Dr. Lorenz Weimann
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The impetus provided by the stimulus packages will subside the world over, and recovery will be slow in the affected real estate markets. Consumer demand will at best expand moderately in countries with high household debt ratios, and global demand for capital goods will remain subdued given that capacity utilization remains below average. German exports will therefore not be the strong economic driver of previous upturns. Domestic investment activity is likely to pick up, but 2010 will see rather less impetus from consumer demand than 2009 – in part because labor market developments will remain a drag for some time and purchasing power gains made on the back of lower energy prices will come to an end. All in all, the economic recovery will lose momentum, at least temporarily. On average the economy is likely to grow by 2.7 percent in 2010. In 2009 Allianz economists predict that the economy will shrink on average by 4.2 percent despite the recovery in the second half of the year.
The very expansive fiscal policy, together with revenue losses and increased spending as a result of the crisis, have sent new borrowing soaring in Germany. Following the small surplus in the public sector budget (including social security) in 2008, Allianz expects a deficit of EUR 70bn this year (2.9 percent of GDP), and of EUR 105bn for 2010 (4.2 percent of GDP). This would mean that Germany will breach the Maastricht deficit criterion of a maximum of 3 percent of GDP in 2010; however, the Allianz economists consider it a distinct possibility that new borrowing will be reduced to well below the 3%-mark within the new legislative period until 2013. If, as envisaged in the medium-term financial plan, government spending growth remains 2 percentage points below the growth rates of nominal GDP from 2011 (e.g. GDP plus 3 percent per annum, government spending plus 1 percent per annum), the deficit ratio could be reduced by almost one percentage point a year. It would then only be around 1½ percent in 2013, assuming no change in tax legislation. Heise: "Given discipline on the spending front, there is by all means scope for fiscal policy to lower the overall tax burden. Policymakers should use this scope aggressively to address the necessary structural reforms in private income tax and corporate taxation."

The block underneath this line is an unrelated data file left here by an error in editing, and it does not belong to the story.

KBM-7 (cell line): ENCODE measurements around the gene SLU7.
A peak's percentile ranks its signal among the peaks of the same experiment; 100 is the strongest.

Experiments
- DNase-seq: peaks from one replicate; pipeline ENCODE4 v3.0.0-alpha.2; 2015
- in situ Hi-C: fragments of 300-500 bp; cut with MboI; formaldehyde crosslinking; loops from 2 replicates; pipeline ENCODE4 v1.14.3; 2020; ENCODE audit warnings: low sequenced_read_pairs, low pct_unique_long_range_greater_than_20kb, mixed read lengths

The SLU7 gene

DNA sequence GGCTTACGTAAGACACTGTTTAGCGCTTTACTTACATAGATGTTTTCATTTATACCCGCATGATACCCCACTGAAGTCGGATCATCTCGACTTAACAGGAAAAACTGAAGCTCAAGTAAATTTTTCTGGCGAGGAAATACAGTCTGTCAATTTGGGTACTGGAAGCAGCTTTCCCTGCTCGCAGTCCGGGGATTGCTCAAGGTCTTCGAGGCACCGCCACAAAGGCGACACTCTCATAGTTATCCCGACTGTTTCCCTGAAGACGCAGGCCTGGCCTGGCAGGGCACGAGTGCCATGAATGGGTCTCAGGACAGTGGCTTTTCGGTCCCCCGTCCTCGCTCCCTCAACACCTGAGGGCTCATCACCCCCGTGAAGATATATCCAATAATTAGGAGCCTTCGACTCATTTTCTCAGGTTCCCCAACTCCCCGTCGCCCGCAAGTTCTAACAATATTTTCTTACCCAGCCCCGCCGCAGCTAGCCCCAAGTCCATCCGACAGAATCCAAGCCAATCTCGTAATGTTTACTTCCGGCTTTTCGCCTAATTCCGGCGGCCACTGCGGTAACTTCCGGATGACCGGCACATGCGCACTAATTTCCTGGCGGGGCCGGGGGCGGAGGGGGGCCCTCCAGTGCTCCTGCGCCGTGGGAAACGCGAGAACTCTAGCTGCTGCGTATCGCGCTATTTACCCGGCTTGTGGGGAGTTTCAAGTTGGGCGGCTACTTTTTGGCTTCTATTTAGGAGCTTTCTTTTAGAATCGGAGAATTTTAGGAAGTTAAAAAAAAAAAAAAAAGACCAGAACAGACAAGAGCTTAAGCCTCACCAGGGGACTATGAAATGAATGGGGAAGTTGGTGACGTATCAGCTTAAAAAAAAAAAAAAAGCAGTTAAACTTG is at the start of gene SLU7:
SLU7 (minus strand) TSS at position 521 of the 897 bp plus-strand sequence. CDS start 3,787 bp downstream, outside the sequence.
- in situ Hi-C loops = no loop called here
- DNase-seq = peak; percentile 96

The labor market in Germany has proved to be extremely resilient in light of the severe recession. According to the economists at Allianz, the modest rise in unemployment, which is well below average in international terms, is also attributable to the enhanced competitiveness of companies in recent years, along with the use of short-time working and working-time accounts. Companies thus entered the recession better placed in terms of earnings and capital, giving them more scope to avoid layoffs. "Unemployment is set to increase further in 2009 and 2010 as a result of the recession. However, we do not expect to see the dramatic deterioration on the labor market as repeatedly predicted. At the end of 2009 around 3.5 million people are likely to be out of work, with the jobless figure not moving towards the 4 million-mark until March. Job cuts are likely to come to an end in 2010, giving annual average unemployment of 3.8 to 3.9 million," said Heise.
The economic picture in the euro area has brightened up considerably. The stabilizing trend was largely due to a firming up of consumption and an increase in real net exports. Foreign trade made its first positive contribution to growth since Q2 2008. The economists at Allianz expect the expansion to continue in 2010. However, in comparison with the second half of 2009, the economy will lose momentum in the course of the year as the various stimulus packages come to an end. On average overall output in the euro area is set to rise by 2 percent in 2010.
The global economy as a whole is also expected to grow appreciably by 2.7 percent in 2010, having slumped 2.3 percent this year (country weighting based on current exchange rates). The predicted increase for the industrialized nations is around 2 percent, and for emerging markets, 4.2 percent. Taking the emerging markets’ share in the global economy into account, this means that emerging markets will contribute exactly half of the forecast growth in 2010.